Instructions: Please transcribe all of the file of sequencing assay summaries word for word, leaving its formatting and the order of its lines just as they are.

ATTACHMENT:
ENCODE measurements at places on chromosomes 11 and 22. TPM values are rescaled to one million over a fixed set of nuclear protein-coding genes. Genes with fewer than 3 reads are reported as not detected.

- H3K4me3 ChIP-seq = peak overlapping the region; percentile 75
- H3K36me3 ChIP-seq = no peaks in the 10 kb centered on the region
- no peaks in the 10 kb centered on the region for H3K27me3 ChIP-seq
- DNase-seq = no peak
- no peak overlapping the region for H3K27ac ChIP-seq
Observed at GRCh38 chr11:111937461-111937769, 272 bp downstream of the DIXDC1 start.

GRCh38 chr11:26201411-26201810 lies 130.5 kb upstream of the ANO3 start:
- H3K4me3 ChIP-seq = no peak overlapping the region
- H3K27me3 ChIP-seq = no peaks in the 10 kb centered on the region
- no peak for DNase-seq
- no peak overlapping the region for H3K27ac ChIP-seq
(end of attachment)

ENCODE measurements at places on chromosomes 11 and 22. TPM values are rescaled to one million over a fixed set of nuclear protein-coding genes. Genes with fewer than 3 reads are reported as not detected.

- H3K4me3 ChIP-seq = peak overlapping the region; percentile 75
- H3K36me3 ChIP-seq = no peaks in the 10 kb centered on the region
- no peaks in the 10 kb centered on the region for H3K27me3 ChIP-seq
- DNase-seq = no peak
- no peak overlapping the region for H3K27ac ChIP-seq
Observed at GRCh38 chr11:111937461-111937769, 272 bp downstream of the DIXDC1 start.

GRCh38 chr11:26201411-26201810 lies 130.5 kb upstream of the ANO3 start:
- H3K4me3 ChIP-seq = no peak overlapping the region
- H3K27me3 ChIP-seq = no peaks in the 10 kb centered on the region
- no peak for DNase-seq
- no peak overlapping the region for H3K27ac ChIP-seq